health field in large part because of differences in health conceptions which affect the panoply of health-relevant practices, from popular assessments of risks and responses to them to the uses and misuses of health care resources. Those differences contribute to different health outcomes for people; but they also contribute to different health systems, which are themselves undergoing transformation owing to both local and global economic and social changes.
1. Images of health and diverse experiences of health
The contemporary world contains impressive variations of images of health, modes of health maintenance, efforts at prevention, and illness experiences. Much of this variation is subsumed under what demographers and epidemiologists have termed the ‘health transition.’ This phrase refers to an increase in life expectancy, decline in mortality, and overall decrease in infectious diseases in the twentieth century by means of interventions such as vaccinations and dietary improvements. Health status measures have been introduced and are continually revised to develop policy, planning, and evaluation; these measures shape ideas of health and health improvement according to specific indices that promote interventions and socio-behavioral change. The health transition has also been accompanied by major changes in patterns of morbidity, increases in chronic degenerative diseases, old and new epidemics and behavioral and mental pathologies and is thus more complex than its original conceptualization (Chen, et al. 1994). The very economic, technical, and industrial development that has benefited so many coexists with ongoing massive societal disruptions. Developing countries, for example, are experiencing the social and health costs of rapid urbanization and economic restructuring, costs that are confirmed in statistical increases of preventable disease and illness, and borne in terms of health problems such as infant mortality, life-threatening dehydration, urban violence, and hunger (Scheper- Hughes 1992).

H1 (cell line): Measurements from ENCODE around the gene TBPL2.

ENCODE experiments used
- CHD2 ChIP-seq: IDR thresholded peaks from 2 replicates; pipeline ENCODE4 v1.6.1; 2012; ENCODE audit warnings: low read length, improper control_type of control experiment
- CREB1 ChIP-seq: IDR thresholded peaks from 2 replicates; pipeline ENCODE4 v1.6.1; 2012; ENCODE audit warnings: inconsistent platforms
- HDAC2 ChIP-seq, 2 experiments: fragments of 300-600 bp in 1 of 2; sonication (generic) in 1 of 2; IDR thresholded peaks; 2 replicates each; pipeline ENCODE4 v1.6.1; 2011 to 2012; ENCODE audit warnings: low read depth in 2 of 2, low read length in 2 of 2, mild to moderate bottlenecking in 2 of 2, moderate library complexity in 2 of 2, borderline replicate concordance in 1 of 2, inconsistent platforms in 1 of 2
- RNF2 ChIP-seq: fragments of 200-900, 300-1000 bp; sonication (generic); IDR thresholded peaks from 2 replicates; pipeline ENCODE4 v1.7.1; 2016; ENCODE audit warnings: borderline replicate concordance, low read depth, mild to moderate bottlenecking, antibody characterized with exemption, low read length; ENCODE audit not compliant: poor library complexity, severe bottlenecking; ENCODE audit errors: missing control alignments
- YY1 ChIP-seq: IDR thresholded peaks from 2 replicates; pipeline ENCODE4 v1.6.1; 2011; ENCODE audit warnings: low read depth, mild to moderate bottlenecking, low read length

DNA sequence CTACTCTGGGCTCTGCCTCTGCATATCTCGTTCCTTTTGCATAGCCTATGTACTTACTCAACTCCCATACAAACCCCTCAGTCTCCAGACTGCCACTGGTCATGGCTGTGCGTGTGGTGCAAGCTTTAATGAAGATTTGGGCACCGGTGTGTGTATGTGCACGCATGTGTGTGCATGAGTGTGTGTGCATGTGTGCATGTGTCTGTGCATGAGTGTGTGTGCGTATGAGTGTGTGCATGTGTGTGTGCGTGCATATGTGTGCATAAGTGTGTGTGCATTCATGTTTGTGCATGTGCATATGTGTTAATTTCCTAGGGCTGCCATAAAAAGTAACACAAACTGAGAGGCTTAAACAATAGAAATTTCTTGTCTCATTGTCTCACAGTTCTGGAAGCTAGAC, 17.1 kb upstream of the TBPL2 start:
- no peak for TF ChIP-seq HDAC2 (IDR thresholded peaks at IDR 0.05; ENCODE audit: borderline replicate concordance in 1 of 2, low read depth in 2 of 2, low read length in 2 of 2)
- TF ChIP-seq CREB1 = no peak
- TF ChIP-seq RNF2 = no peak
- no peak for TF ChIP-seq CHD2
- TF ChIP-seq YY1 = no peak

Such acts as war, political persecution, and homicide contribute to a deliberate production of suffering and death. The era of infectious diseases is by no means past as the spread of HIV/AIDS, multi-drug resistant tuberculosis, and other infectious diseases clarify. With the collapse of authoritarian rule came the collapse of public health measures and treatment regimes, demographic changes, travel, and other human actions that intensify the flows and resistance of pathogens. It is through such mechanisms that Paul Farmer has shown the ways social forces alter disease distribution and contribute to the persistence of new microbial conditions; indeed, the way “social forces and processes come to be embodied as biological events” (1999:5). The appearance of these disorders, closely correlated with poverty and social inequality, challenges the notion of a single biological etiology for disease and illustrates that these infectious diseases